Immutability from experience: part 2
This is a 3 part series about what I have learnt from applying the immutable design pattern to my work in the recent months. This is born out of my frustration/confusion on this learning journey and hope that I can save someone from going through my confusion.
Disclaimer: I am not an expert on this matter, but I would like to share my thoughts and experience with immutability and why I believe more people should be using it.
If you’re new to the concept of immutability and have not seen Part 1, I would highly recommend you to go check it out first before reading this. Please treat the code examples are pseudo-code as I go back and forth between languages and syntax slips my grasp sometimes.
- Part 1: Why immutable?
- Part 2: Applying it to software [current]
- Part 3: Applying it to infrastructure [coming soon]
Part 2: Applying it to Software
Between the time it took me to write Part 1 and Part 2, I realize that there are many great articles out there that go in depth about how to apply immutability for the various languages out there. I would point people who are looking for in-depth code examples to search there instead. This is aimed to cover the general application of the concept.
- final, constants by default
- naive vs defensive copying
- only constructors and getters
(1) Final, constants by default
Immutable by default, mutable by choice
Apart from thread safety, by ensuring that the variable cannot be changed, your IDE will have an easier time analyzing what the value is supposed to be. I recommend switching over some of your variables to final/const and hover over to see what are the values your IDE return you. You’ll get a pleasant surprise on how this helps with the traceability of code execution.
However, just cause it’s final or const doesn’t mean that the object cannot change. While the reference of the object stays the same, the value of the object can still change if the members of the object are still mutable. Which brings me to my next point.
(2) Naive vs Defensive copying
Naive copying is what we do by default, where we literally do something like.
String a = customObj.getField()
While there is nothing wrong with it, you wouldn’t know if the value of
customObj will change. This is especially true when using a function from a 3rd party library because you have no control over what’s returned. Defensive copying is a pattern you can apply when you want to guarantee that the section of code cannot be modified by anything external.
Deep Copy. Rely on deep copy instead of a shallow copy. Depending on the language, it might either be a shallow, or a deep copy¹. In shallow copy, when you modify the copied object, the original object gets modified as well. We want to avoid this. The diagram below illustrates the difference between the two copy methods. The fruits represent an actual memory address space, and the grey box represents a pointer to that address.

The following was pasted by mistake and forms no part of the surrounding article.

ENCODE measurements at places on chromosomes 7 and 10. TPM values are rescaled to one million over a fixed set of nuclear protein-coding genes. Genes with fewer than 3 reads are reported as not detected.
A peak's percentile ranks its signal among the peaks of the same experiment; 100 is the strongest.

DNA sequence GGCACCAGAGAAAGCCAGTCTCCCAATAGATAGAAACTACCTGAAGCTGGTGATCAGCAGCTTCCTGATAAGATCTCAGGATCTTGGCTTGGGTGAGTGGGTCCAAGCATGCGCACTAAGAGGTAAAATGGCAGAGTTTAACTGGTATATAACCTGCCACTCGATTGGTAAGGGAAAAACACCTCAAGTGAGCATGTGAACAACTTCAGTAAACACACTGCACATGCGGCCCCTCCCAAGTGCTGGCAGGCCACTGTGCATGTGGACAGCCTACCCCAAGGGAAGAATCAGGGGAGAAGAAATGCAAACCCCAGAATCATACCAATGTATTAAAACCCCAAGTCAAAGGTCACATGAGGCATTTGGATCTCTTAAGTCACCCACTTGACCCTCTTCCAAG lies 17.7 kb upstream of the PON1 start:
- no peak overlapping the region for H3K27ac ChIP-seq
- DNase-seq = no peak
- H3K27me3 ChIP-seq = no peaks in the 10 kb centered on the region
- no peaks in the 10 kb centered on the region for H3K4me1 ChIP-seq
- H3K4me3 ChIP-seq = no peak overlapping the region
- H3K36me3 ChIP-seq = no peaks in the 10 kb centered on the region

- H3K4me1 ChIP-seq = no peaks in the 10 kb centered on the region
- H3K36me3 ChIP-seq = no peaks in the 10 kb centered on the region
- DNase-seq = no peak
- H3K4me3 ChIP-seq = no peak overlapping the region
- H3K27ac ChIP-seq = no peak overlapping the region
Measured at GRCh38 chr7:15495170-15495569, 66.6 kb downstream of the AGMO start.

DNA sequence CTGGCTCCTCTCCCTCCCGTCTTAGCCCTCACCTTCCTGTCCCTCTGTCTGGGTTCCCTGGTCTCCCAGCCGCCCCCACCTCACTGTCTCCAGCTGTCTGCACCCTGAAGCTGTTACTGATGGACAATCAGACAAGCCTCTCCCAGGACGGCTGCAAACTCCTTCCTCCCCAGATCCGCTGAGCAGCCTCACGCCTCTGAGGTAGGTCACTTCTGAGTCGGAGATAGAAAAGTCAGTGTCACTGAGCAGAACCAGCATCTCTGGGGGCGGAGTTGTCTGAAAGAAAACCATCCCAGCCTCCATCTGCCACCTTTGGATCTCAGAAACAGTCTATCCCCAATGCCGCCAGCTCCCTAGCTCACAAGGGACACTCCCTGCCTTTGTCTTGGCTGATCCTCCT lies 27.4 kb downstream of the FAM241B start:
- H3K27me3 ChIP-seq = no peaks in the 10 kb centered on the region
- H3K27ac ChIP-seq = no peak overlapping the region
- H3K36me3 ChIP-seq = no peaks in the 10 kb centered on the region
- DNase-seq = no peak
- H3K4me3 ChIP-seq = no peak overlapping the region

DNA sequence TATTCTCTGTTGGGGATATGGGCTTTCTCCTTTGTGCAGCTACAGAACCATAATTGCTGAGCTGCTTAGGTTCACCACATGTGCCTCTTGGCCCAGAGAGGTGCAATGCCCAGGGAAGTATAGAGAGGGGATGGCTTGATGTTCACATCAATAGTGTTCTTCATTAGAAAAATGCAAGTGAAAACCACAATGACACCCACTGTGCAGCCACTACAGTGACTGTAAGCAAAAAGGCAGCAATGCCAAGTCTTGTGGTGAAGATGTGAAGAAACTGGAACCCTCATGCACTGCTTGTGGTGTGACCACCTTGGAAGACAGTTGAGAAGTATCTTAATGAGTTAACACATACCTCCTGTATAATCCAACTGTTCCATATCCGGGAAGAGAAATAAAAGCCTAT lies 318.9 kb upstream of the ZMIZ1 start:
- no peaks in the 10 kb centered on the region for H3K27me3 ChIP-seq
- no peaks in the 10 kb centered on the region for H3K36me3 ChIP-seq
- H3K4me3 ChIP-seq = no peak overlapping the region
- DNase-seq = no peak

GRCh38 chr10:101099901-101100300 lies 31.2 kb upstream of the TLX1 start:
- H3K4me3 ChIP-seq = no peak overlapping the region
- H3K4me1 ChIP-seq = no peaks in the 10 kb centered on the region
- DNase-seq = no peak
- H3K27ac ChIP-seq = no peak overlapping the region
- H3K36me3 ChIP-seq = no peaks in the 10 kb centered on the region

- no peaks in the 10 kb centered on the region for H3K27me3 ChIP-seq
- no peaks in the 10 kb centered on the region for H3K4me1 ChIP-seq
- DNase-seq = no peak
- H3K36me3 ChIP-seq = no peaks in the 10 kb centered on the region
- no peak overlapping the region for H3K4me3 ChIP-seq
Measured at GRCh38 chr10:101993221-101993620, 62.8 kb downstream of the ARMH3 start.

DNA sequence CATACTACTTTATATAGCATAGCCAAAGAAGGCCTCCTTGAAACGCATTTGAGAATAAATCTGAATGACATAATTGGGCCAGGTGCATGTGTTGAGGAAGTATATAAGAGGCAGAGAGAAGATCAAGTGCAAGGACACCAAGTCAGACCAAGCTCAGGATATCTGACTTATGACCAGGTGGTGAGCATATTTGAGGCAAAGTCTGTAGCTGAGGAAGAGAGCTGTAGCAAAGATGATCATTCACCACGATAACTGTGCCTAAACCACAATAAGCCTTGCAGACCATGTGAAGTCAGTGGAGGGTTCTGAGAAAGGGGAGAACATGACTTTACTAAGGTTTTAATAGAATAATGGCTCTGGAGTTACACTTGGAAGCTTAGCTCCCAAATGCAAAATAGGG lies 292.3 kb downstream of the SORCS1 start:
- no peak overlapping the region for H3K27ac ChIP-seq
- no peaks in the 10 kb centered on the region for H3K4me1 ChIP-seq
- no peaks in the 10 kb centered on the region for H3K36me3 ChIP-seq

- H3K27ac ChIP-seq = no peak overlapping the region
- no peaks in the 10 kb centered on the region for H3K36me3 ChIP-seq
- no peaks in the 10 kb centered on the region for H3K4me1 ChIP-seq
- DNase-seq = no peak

Return a new instance of the object for any kind of modification. For the following example, we have a
Box class 🗃 that contains a list of fruits. If we want to add a new fruit to the list, we create a new instance of Box with the new fruit and return the entire Box. ArrayList is an example of how you can still modify the items inside even though the variable is declared as
(3) Only constructors and getters
Referring to the same block of code…
- Class should be final so you can’t extend from it (so that nothing can override its methods)
- Getters should return a cloned value of itself so nothing else has a direct reference to its value except the instance itself
When your project is built upon the immutability pattern, it allows complex use case scenario without a complete rehaul. For example, undo/redo features, history state, rollbacks are much simpler to implement because all of your immutable objects can just be pushed into a stack and reading from it will return the state of your application exactly as it was moments ago (well it’s not that easy but you get the point).
We want to avoid is side effects in software, because side effects mess with cause and effect in the flow of execution. For example, if I modify apple 🍎, then orange 🍊 should not be affected, because someone might be using that orange and we wouldn’t want it to turn to shiitake mushrooms 🍄.
I probably wouldn’t recommend using all of these techniques by default for all of your projects. It boils down to balance and trade offs, as it definitely takes extra time and effort to implement it well.
What I would recommend is to definitely search for whatever framework or library out there that can do all of this heavy lifting for you where possible. One such example is immutable.js, which works extremely well with the Redux.
Some of the guiding materials I’ve used while writing this article to fact check myself.
 Shallow copy just copies the pointer reference to the object in memory. Deep copy copies the entire object in memory into a separate address space.